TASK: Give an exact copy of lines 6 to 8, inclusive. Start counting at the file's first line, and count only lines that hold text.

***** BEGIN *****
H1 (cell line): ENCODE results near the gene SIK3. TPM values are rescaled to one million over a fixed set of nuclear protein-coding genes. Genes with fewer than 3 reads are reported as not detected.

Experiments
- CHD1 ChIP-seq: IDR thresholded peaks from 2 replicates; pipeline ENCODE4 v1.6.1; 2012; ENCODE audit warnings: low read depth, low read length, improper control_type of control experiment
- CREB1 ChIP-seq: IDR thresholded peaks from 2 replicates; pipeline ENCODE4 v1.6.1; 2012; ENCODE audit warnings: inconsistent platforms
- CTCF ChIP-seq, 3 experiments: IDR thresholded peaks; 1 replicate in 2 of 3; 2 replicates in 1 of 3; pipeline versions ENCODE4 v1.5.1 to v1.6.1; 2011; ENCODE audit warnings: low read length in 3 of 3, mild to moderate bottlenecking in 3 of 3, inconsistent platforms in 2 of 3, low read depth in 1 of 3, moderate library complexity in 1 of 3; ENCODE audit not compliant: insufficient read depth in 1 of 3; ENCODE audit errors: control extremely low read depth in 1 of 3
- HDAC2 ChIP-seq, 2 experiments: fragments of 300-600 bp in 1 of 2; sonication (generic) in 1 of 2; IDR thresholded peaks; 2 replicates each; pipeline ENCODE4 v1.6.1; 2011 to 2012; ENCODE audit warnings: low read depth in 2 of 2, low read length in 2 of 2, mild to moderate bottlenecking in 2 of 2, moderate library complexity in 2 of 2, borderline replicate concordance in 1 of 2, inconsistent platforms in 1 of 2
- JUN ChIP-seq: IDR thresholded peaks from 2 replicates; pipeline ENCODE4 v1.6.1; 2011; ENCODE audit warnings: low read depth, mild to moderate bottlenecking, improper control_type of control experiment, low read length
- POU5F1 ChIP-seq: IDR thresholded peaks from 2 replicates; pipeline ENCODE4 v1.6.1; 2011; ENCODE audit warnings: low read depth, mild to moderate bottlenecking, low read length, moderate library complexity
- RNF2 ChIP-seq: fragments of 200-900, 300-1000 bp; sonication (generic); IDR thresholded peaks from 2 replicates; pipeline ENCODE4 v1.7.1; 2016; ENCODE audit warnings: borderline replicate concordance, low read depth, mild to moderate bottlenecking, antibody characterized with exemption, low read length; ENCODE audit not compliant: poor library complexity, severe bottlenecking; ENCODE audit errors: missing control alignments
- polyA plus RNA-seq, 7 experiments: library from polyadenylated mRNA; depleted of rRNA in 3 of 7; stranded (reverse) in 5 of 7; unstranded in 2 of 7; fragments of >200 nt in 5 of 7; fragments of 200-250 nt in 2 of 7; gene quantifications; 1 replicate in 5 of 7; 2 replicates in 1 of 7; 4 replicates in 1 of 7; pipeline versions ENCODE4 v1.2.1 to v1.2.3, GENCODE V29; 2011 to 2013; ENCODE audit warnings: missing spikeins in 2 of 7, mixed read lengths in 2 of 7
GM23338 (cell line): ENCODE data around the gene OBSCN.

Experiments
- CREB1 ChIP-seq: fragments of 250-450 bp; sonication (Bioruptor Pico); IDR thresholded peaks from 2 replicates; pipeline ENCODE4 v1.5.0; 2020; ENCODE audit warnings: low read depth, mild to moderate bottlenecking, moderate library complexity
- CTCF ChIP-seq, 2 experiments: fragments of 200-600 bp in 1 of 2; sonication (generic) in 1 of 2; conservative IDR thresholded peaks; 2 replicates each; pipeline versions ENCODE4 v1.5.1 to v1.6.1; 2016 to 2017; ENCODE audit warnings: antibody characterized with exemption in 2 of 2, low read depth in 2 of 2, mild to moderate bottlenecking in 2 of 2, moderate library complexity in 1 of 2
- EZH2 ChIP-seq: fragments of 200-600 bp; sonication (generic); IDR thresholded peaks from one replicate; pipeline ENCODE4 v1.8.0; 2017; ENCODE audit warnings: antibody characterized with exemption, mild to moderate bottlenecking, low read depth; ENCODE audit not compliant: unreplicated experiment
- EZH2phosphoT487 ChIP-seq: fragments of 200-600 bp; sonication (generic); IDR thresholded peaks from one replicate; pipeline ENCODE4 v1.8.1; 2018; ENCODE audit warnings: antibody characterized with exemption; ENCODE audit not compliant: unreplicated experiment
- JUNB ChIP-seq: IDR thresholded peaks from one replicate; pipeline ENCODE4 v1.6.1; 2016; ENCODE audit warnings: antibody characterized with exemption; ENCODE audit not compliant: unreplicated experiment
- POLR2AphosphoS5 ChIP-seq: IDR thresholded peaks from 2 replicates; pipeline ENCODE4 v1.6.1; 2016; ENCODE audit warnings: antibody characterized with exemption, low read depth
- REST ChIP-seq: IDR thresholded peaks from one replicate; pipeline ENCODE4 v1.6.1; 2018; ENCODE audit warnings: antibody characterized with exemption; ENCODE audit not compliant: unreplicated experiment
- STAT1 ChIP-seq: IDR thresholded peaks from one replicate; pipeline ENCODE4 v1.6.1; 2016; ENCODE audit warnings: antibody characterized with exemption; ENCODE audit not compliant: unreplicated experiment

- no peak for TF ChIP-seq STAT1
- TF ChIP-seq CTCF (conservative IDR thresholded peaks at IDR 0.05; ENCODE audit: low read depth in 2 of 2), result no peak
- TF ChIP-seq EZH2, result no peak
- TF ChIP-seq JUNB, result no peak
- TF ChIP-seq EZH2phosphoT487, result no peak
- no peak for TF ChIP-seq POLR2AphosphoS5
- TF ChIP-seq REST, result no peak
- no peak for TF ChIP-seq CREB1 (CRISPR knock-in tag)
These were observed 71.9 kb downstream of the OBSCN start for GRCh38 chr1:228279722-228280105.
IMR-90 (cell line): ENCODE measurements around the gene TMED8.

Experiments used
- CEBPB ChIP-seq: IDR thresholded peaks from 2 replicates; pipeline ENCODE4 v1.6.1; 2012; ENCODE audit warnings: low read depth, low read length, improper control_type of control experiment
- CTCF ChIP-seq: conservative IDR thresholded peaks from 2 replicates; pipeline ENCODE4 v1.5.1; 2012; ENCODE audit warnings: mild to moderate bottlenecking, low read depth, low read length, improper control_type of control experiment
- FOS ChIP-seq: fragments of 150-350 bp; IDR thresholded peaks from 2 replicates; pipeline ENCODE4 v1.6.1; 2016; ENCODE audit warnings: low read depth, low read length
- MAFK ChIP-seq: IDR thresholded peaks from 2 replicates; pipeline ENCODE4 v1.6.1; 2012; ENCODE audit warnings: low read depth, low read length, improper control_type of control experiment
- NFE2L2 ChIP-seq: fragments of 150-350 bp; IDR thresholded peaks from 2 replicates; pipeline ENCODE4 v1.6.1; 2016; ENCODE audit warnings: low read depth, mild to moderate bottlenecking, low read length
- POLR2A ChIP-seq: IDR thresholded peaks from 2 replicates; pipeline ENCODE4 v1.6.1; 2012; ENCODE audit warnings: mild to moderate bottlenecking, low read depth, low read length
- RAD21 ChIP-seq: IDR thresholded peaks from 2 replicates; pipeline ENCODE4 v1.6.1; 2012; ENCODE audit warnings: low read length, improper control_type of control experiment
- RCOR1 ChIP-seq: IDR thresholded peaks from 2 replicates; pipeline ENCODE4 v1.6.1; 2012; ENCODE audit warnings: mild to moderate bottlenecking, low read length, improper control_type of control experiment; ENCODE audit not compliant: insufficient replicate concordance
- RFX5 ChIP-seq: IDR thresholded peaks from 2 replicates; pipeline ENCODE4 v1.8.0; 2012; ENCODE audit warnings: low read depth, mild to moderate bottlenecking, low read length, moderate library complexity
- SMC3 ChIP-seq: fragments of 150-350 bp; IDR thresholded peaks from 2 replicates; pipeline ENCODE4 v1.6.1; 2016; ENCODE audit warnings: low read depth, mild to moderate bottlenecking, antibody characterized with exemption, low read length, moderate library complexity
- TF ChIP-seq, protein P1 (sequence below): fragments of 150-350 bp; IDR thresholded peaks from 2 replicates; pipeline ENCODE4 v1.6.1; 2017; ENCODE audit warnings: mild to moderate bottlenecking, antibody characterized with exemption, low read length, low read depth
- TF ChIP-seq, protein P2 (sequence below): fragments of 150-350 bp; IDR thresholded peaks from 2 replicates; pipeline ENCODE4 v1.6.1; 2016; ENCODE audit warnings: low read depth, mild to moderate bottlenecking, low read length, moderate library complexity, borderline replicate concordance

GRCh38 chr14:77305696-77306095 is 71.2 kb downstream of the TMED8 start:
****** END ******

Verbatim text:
- HDAC2 ChIP-seq, 2 experiments: fragments of 300-600 bp in 1 of 2; sonication (generic) in 1 of 2; IDR thresholded peaks; 2 replicates each; pipeline ENCODE4 v1.6.1; 2011 to 2012; ENCODE audit warnings: low read depth in 2 of 2, low read length in 2 of 2, mild to moderate bottlenecking in 2 of 2, moderate library complexity in 2 of 2, borderline replicate concordance in 1 of 2, inconsistent platforms in 1 of 2
- JUN ChIP-seq: IDR thresholded peaks from 2 replicates; pipeline ENCODE4 v1.6.1; 2011; ENCODE audit warnings: low read depth, mild to moderate bottlenecking, improper control_type of control experiment, low read length
- POU5F1 ChIP-seq: IDR thresholded peaks from 2 replicates; pipeline ENCODE4 v1.6.1; 2011; ENCODE audit warnings: low read depth, mild to moderate bottlenecking, low read length, moderate library complexity